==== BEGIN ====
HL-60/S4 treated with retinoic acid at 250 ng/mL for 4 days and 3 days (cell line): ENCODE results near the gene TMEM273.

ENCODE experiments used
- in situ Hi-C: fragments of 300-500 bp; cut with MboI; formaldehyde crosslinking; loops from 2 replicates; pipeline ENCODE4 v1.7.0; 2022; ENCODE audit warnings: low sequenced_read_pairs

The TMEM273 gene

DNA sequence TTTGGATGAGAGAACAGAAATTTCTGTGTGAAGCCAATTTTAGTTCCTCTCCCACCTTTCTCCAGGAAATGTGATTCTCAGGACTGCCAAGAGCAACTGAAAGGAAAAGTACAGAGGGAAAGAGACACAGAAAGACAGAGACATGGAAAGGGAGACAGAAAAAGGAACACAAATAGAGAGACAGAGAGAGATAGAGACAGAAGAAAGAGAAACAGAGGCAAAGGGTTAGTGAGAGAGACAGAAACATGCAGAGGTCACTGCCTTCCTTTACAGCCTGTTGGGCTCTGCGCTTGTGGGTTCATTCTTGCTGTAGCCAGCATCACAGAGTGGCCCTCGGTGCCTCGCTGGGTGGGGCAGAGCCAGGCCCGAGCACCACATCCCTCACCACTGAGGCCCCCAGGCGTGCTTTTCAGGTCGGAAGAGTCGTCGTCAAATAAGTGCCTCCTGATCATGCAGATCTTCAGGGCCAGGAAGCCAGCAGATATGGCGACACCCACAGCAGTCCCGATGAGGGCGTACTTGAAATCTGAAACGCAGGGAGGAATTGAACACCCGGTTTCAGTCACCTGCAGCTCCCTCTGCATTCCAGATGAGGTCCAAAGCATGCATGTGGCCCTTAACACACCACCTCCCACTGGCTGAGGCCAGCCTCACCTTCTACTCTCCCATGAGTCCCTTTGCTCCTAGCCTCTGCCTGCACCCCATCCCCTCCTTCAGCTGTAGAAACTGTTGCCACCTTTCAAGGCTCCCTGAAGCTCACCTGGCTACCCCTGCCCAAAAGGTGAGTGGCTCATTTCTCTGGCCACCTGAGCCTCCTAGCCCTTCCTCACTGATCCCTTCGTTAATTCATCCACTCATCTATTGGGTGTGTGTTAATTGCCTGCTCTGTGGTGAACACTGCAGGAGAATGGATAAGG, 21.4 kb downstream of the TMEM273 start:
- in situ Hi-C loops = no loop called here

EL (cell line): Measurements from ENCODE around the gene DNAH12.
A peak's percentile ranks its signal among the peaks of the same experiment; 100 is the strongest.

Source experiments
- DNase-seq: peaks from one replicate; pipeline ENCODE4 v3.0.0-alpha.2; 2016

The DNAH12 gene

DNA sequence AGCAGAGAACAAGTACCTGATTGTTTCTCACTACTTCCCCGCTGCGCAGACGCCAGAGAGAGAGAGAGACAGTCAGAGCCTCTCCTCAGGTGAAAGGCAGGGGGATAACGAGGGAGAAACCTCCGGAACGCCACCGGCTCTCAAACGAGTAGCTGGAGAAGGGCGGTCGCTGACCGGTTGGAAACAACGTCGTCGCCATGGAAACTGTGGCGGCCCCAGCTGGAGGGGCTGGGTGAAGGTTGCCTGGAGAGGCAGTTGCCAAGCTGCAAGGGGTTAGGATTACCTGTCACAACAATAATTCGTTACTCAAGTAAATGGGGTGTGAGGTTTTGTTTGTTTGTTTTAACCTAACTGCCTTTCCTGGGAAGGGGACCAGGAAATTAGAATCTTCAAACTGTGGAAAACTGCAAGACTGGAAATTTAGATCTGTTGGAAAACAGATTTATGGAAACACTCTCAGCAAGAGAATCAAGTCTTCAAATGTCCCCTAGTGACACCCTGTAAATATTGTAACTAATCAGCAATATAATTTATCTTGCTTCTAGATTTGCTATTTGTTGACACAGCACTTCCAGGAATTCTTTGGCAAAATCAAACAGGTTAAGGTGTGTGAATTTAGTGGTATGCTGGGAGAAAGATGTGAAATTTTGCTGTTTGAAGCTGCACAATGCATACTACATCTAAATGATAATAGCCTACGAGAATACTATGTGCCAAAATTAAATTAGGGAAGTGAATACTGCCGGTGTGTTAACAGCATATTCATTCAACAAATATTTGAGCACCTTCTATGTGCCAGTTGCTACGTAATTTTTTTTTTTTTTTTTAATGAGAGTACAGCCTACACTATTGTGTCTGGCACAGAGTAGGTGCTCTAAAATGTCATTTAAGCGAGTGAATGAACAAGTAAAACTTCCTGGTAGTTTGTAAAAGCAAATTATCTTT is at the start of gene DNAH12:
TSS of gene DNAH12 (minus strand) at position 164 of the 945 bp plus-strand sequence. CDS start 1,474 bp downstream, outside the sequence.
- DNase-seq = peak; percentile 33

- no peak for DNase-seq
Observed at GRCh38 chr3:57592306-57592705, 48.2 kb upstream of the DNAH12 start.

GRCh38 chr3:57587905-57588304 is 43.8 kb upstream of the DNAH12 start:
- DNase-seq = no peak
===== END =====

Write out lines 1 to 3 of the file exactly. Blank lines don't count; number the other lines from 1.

HL-60/S4 treated with retinoic acid at 250 ng/mL for 4 days and 3 days (cell line): ENCODE results near the gene TMEM273.

ENCODE experiments used
- in situ Hi-C: fragments of 300-500 bp; cut with MboI; formaldehyde crosslinking; loops from 2 replicates; pipeline ENCODE4 v1.7.0; 2022; ENCODE audit warnings: low sequenced_read_pairs